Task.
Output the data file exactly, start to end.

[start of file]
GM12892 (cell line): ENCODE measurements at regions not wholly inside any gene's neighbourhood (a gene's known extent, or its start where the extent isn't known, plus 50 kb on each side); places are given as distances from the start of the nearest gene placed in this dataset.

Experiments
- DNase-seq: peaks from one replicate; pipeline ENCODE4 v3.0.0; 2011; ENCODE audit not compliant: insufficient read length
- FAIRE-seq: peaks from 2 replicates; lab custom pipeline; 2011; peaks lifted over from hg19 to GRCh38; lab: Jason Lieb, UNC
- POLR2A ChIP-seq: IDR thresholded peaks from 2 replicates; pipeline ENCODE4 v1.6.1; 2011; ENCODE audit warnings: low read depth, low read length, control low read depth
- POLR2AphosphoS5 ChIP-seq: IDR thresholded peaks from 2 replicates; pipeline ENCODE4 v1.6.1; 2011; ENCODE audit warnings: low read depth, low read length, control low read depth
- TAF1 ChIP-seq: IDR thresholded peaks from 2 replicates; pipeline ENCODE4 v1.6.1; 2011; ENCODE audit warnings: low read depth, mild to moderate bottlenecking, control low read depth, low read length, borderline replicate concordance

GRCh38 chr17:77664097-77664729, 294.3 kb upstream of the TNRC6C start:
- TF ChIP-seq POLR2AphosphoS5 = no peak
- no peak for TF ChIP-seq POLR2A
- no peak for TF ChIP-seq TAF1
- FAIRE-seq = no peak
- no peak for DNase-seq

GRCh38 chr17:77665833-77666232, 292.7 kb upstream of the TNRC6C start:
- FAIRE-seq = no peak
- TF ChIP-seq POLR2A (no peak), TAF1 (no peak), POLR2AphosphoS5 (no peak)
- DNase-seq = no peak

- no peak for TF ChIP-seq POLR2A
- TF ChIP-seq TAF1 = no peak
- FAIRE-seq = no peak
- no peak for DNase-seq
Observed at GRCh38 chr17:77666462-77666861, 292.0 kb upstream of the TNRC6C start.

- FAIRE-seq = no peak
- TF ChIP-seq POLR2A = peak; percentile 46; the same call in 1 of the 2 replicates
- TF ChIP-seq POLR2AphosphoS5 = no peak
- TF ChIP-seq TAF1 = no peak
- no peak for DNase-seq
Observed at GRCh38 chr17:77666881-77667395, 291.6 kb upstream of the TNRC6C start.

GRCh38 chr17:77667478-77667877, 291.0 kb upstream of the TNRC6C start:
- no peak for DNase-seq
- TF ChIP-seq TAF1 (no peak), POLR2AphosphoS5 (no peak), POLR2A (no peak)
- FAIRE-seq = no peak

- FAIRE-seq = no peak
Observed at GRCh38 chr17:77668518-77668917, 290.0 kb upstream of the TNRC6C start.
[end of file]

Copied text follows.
GM12892 (cell line): ENCODE measurements at regions not wholly inside any gene's neighbourhood (a gene's known extent, or its start where the extent isn't known, plus 50 kb on each side); places are given as distances from the start of the nearest gene placed in this dataset.

Experiments
- DNase-seq: peaks from one replicate; pipeline ENCODE4 v3.0.0; 2011; ENCODE audit not compliant: insufficient read length
- FAIRE-seq: peaks from 2 replicates; lab custom pipeline; 2011; peaks lifted over from hg19 to GRCh38; lab: Jason Lieb, UNC
- POLR2A ChIP-seq: IDR thresholded peaks from 2 replicates; pipeline ENCODE4 v1.6.1; 2011; ENCODE audit warnings: low read depth, low read length, control low read depth
- POLR2AphosphoS5 ChIP-seq: IDR thresholded peaks from 2 replicates; pipeline ENCODE4 v1.6.1; 2011; ENCODE audit warnings: low read depth, low read length, control low read depth
- TAF1 ChIP-seq: IDR thresholded peaks from 2 replicates; pipeline ENCODE4 v1.6.1; 2011; ENCODE audit warnings: low read depth, mild to moderate bottlenecking, control low read depth, low read length, borderline replicate concordance

GRCh38 chr17:77664097-77664729, 294.3 kb upstream of the TNRC6C start:
- TF ChIP-seq POLR2AphosphoS5 = no peak
- no peak for TF ChIP-seq POLR2A
- no peak for TF ChIP-seq TAF1
- FAIRE-seq = no peak
- no peak for DNase-seq

GRCh38 chr17:77665833-77666232, 292.7 kb upstream of the TNRC6C start:
- FAIRE-seq = no peak
- TF ChIP-seq POLR2A (no peak), TAF1 (no peak), POLR2AphosphoS5 (no peak)
- DNase-seq = no peak

- no peak for TF ChIP-seq POLR2A
- TF ChIP-seq TAF1 = no peak
- FAIRE-seq = no peak
- no peak for DNase-seq
Observed at GRCh38 chr17:77666462-77666861, 292.0 kb upstream of the TNRC6C start.

- FAIRE-seq = no peak
- TF ChIP-seq POLR2A = peak; percentile 46; the same call in 1 of the 2 replicates
- TF ChIP-seq POLR2AphosphoS5 = no peak
- TF ChIP-seq TAF1 = no peak
- no peak for DNase-seq
Observed at GRCh38 chr17:77666881-77667395, 291.6 kb upstream of the TNRC6C start.

GRCh38 chr17:77667478-77667877, 291.0 kb upstream of the TNRC6C start:
- no peak for DNase-seq
- TF ChIP-seq TAF1 (no peak), POLR2AphosphoS5 (no peak), POLR2A (no peak)
- FAIRE-seq = no peak

- FAIRE-seq = no peak
Observed at GRCh38 chr17:77668518-77668917, 290.0 kb upstream of the TNRC6C start.